End of the line for former Bogside IRA commander and “Chuckle Brother”
Tributes have been paid to the former Deputy Minister of Northern Ireland, Martin McGuinness, after he announced his retirement on health grounds.
Supporters and rivals alike were quick to recognise his contribution to both the history and future of politics in the Six Counties in a career which spanned 20 years.
Mr McGuinness, 66, was a prominent member of the Provisional IRA, acting as its second-in-command during Bloody Sunday 1972. He was arrested in 1973 after being found with a car containing 113kg of explosives and nearly 5,000 rounds of ammunition and was convicted of IRA membership.
Despite insisting that he left the IRA in 1974, he was banned, along with Gerry Adams, from entering Great Britain eight years later under the Prevention of Terrorism Act.
Mr McGuinness gradually became more and more involved with Sinn Féin, the Republican political party, and played an important role as its Chief Negotiator during the Good Friday Agreement proceedings.
He became Deputy First Minister in 2007 and enjoyed a surprisingly warm and affectionate relationship with the late DUP First Minister Ian Paisley, earning them the nickname ‘the Chuckle Brothers’. He held the position for almost ten years before resigning following Arlene Foster’s role in the ‘Cash for Ash’ scandal.
Last week he announced that he would not be standing in the Northern Ireland Assembly elections on 2 March due to ill health, effectively signalling his retirement. Mr Paisley’s son, Ian Paisley Jr, paid tribute to his father’s political partner by saying “thank you”.
“It is important that we, actually, do reflect on the fact that we would not be where we are in Northern Ireland, in terms of having stability, peace and the opportunity to rebuild our country, were it not for the work he did put in, especially with my father at the beginning of this long journey,” he said. “I can say thank you – honestly and humbly and recognise the remarkable journey Martin McGuinness went on has not only saved lives, but has made the lives of countless people in Northern Ireland better because of the partnership government we worked on and put together.”
Former Taoiseach Bertie Ahern also spoke warmly of Mr McGuinness, describing him as a “huge figure in moving from the Troubles to what is now a very peaceful time in Northern Ireland”.
“No doubt he was a hard man, if ten per cent of the stories are true, but as a negotiator, he believed in his cause, but he was also courteous, you could have some fun with him,” he told RTÉ.
“He was a person you could talk to on very many fronts. I hope to do that again, I hope he makes a full recovery, he’s a very good personality.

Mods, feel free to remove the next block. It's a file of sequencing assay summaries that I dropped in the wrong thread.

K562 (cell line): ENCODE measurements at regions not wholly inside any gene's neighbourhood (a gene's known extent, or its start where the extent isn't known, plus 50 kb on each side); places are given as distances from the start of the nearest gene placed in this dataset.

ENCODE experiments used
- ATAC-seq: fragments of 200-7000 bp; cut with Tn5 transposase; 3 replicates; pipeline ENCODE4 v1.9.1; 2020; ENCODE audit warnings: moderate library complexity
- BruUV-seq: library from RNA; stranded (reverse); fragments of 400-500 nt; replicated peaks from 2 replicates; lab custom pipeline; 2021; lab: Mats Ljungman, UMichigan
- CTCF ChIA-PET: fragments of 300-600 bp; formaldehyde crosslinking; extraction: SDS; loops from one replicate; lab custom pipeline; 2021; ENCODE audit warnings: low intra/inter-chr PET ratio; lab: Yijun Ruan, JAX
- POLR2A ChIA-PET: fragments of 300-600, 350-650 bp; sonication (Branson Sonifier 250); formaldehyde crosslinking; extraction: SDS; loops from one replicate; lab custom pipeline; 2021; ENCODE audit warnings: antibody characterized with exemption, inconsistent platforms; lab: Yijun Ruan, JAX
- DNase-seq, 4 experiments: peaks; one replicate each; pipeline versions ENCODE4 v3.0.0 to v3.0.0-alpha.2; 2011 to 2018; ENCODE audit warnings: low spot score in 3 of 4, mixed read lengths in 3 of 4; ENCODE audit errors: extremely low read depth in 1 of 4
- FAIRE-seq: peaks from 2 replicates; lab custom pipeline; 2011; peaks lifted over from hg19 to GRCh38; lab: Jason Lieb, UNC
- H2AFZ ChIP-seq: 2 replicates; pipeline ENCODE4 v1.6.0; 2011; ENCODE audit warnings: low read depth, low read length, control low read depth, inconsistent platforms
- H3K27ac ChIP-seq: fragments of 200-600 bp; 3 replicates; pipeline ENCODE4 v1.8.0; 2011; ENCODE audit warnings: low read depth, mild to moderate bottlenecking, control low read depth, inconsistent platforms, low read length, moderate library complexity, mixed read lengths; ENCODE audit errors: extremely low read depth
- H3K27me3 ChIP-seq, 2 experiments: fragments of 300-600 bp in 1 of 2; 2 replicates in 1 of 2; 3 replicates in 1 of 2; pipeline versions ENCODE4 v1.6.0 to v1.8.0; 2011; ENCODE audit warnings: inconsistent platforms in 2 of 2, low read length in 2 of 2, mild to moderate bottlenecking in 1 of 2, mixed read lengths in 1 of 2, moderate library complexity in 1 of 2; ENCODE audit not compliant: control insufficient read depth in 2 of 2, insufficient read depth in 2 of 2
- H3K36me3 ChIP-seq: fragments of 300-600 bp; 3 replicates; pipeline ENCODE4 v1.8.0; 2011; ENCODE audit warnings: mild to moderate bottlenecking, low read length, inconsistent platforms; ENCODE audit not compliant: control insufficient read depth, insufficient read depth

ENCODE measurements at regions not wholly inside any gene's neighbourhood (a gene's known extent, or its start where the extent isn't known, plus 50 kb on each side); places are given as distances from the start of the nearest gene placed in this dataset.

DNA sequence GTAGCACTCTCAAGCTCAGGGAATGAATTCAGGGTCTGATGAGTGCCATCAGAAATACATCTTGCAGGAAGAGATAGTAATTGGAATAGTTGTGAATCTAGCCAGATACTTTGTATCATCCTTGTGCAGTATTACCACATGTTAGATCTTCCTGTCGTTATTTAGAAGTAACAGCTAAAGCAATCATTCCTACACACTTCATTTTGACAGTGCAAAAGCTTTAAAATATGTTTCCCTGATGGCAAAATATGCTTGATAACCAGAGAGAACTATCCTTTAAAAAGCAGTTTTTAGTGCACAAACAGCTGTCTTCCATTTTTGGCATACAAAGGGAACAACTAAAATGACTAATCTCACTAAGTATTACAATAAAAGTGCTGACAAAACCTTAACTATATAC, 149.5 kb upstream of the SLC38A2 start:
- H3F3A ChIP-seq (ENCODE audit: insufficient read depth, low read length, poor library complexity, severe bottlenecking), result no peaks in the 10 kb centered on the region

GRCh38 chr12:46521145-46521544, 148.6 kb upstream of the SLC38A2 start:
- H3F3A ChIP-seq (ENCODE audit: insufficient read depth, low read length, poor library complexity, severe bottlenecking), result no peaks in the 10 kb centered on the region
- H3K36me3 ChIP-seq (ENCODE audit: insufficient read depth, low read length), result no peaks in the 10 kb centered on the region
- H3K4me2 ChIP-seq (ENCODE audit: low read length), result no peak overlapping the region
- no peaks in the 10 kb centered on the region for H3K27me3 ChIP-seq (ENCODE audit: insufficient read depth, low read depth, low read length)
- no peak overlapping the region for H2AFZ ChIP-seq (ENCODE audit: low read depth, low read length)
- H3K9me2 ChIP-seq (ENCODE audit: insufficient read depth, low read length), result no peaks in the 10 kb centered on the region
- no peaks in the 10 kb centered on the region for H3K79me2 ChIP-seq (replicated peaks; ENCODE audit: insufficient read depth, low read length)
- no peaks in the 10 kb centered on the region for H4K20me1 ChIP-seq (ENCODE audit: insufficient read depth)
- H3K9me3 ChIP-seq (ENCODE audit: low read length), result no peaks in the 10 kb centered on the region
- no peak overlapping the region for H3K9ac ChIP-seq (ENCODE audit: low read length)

“We would talk about soccer – he’s a big Derry City soccer fan – and about the form of Derry’s GAA team. He’s also a keen fly fisherman, which surprised a lot of the British.”
Michelle O’Neill, the former Minister for Health in Northern Ireland, has replaced Mr McGuinness as the leader of Sinn Féin.
We recognise his work over many years securing a number of significant political agreements. He played a key role in moving the republican movement towards a position of using peaceful and democratic means. I want to send him best wishes for his retirement. We will all continue to work to make sure that the people of Northern Ireland are able to live freely and in peace.
I want to express my heartfelt thanks to Martin McGuinness. He and I first met over 45 years ago behind the barricades in Free Derry and we have been friends and comrades since that time. We were all shocked when we saw his appearance recently. Thank God he is looking a lot better since then and responding well to the treatment he is receiving. “However, he does need to take time out to get better for himself, for his family and for our struggle.
Martin McGuinness’s politics are very different from mine, but there is no escaping that he has been a major influence over the 10 years since the DUP decided to work with Sinn Féin in Stormont Castle. His decision to take up arms in the IRA and terrorise the people of Northern Ireland has left a legacy we are still struggling to come to terms with. That said, he is clearly unwell and I wish for him and his family what I would wish for myself and mine.
Martin was unstinting in his personal efforts to secure the stability of the powersharing institutions in Northern Ireland and to advance reconciliation between the unionist and nationalist communities. As the holder of a joint office, he fully recognised that his duty was to represent all of the people of Northern Ireland. Through word and deed, Martin sought to reach out to those who – for understandable reasons – would have regarded his past with fear, anger and suspicion.